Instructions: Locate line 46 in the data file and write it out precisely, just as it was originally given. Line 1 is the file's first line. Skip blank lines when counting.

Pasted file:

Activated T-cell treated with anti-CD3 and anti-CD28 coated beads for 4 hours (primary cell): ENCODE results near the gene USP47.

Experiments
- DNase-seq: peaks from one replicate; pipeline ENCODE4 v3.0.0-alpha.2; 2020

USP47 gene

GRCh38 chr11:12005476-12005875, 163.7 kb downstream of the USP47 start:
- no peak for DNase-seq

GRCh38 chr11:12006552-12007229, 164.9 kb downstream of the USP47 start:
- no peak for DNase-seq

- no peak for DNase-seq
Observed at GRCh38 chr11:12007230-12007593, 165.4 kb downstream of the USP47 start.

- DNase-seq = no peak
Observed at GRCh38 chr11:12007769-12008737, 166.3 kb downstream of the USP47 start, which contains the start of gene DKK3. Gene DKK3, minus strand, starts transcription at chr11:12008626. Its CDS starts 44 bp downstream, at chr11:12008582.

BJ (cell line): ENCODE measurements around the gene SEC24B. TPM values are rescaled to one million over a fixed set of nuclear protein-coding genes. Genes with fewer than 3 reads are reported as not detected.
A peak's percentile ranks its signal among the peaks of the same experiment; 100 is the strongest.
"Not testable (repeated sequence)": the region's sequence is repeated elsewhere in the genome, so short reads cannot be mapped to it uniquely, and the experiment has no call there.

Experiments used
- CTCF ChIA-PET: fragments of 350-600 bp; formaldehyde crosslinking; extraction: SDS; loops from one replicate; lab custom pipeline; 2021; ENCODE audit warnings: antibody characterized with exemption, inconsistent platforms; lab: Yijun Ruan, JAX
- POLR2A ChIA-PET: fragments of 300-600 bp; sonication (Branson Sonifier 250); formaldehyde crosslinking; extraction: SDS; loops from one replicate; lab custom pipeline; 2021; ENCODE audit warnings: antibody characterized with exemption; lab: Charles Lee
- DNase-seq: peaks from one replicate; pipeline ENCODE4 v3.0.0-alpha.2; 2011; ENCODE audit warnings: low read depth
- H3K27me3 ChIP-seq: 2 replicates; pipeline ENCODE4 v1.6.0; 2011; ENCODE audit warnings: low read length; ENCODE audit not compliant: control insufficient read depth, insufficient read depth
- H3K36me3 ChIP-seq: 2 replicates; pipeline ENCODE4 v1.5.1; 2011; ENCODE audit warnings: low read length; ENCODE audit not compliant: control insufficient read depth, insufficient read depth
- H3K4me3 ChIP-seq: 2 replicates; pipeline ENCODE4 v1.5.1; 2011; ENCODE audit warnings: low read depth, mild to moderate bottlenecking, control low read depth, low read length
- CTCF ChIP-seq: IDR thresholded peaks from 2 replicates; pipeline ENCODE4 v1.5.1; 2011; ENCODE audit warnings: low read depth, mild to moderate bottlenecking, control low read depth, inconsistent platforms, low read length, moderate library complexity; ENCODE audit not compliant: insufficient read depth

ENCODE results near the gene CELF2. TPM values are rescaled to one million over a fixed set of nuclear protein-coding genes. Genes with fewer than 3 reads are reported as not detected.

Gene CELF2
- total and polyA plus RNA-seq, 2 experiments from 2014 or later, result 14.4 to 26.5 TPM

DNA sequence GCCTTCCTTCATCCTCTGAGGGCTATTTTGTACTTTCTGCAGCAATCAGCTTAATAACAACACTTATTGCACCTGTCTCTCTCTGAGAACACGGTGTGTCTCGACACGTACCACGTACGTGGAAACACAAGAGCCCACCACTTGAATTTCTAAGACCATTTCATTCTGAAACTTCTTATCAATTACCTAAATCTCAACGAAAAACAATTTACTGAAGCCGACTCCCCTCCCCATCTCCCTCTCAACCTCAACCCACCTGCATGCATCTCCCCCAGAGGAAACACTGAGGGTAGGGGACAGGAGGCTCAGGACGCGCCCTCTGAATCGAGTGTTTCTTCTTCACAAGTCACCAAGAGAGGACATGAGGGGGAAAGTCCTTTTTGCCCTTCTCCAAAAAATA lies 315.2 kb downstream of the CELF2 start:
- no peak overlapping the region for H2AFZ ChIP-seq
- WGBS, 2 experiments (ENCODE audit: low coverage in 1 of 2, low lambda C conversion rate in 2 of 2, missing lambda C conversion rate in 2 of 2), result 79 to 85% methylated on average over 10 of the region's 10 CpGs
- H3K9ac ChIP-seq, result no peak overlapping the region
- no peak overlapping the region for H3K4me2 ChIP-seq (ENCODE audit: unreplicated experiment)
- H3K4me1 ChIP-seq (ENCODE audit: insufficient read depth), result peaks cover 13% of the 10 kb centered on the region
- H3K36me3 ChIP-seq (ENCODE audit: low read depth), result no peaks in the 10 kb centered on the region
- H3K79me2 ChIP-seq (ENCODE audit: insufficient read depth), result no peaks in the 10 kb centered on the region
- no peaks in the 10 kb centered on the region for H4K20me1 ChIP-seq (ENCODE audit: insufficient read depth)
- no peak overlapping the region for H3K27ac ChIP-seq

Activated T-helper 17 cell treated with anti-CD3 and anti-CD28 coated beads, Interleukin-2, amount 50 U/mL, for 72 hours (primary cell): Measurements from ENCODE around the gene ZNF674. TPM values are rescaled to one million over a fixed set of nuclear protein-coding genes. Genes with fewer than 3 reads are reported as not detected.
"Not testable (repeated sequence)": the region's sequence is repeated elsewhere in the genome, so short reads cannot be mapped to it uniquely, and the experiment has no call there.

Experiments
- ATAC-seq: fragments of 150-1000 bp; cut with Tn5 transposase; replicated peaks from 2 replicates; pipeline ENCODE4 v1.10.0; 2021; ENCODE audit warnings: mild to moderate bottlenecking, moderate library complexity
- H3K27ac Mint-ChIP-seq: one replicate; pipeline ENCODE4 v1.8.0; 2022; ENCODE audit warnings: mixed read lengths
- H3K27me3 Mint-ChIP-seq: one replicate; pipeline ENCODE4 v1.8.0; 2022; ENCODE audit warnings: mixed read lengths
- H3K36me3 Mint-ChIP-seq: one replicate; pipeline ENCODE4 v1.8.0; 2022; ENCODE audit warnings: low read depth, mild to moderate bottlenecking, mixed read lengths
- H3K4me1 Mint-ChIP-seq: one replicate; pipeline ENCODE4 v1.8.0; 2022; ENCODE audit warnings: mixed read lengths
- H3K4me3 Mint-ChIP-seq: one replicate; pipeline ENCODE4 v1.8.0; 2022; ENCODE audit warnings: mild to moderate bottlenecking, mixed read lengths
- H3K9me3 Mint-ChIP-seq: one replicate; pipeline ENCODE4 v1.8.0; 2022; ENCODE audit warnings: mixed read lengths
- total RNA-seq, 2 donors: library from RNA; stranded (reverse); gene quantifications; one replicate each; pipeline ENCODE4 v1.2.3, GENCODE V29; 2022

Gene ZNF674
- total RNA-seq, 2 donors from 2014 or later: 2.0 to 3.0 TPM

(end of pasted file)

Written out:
- H3K9me3 Mint-ChIP-seq: one replicate; pipeline ENCODE4 v1.8.0; 2022; ENCODE audit warnings: mixed read lengths